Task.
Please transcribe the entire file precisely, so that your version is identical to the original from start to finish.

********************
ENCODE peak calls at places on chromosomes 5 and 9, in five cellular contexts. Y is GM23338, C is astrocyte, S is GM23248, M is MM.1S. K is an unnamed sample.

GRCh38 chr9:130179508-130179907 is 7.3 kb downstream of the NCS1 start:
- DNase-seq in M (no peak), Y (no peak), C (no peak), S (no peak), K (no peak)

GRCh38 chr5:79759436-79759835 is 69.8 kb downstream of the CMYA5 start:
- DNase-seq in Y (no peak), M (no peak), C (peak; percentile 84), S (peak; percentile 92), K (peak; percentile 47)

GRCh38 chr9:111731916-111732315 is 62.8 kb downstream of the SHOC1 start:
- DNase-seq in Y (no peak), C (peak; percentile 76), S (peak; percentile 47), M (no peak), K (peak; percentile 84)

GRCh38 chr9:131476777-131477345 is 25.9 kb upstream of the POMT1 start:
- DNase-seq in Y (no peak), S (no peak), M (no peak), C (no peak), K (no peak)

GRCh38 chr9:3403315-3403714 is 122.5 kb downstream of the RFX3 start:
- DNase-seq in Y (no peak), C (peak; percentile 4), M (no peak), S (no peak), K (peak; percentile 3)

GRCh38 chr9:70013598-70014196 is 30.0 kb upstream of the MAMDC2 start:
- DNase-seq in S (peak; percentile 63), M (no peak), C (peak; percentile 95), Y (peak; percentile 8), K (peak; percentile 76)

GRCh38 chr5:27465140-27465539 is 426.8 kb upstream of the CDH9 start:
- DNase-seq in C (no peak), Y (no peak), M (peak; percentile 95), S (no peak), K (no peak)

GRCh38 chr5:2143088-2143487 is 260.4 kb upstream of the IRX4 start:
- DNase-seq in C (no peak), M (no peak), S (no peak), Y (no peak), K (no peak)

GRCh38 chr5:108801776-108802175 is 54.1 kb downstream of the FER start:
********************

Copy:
ENCODE peak calls at places on chromosomes 5 and 9, in five cellular contexts. Y is GM23338, C is astrocyte, S is GM23248, M is MM.1S. K is an unnamed sample.

GRCh38 chr9:130179508-130179907 is 7.3 kb downstream of the NCS1 start:
- DNase-seq in M (no peak), Y (no peak), C (no peak), S (no peak), K (no peak)

GRCh38 chr5:79759436-79759835 is 69.8 kb downstream of the CMYA5 start:
- DNase-seq in Y (no peak), M (no peak), C (peak; percentile 84), S (peak; percentile 92), K (peak; percentile 47)

GRCh38 chr9:111731916-111732315 is 62.8 kb downstream of the SHOC1 start:
- DNase-seq in Y (no peak), C (peak; percentile 76), S (peak; percentile 47), M (no peak), K (peak; percentile 84)

GRCh38 chr9:131476777-131477345 is 25.9 kb upstream of the POMT1 start:
- DNase-seq in Y (no peak), S (no peak), M (no peak), C (no peak), K (no peak)

GRCh38 chr9:3403315-3403714 is 122.5 kb downstream of the RFX3 start:
- DNase-seq in Y (no peak), C (peak; percentile 4), M (no peak), S (no peak), K (peak; percentile 3)

GRCh38 chr9:70013598-70014196 is 30.0 kb upstream of the MAMDC2 start:
- DNase-seq in S (peak; percentile 63), M (no peak), C (peak; percentile 95), Y (peak; percentile 8), K (peak; percentile 76)

GRCh38 chr5:27465140-27465539 is 426.8 kb upstream of the CDH9 start:
- DNase-seq in C (no peak), Y (no peak), M (peak; percentile 95), S (no peak), K (no peak)

GRCh38 chr5:2143088-2143487 is 260.4 kb upstream of the IRX4 start:
- DNase-seq in C (no peak), M (no peak), S (no peak), Y (no peak), K (no peak)

GRCh38 chr5:108801776-108802175 is 54.1 kb downstream of the FER start: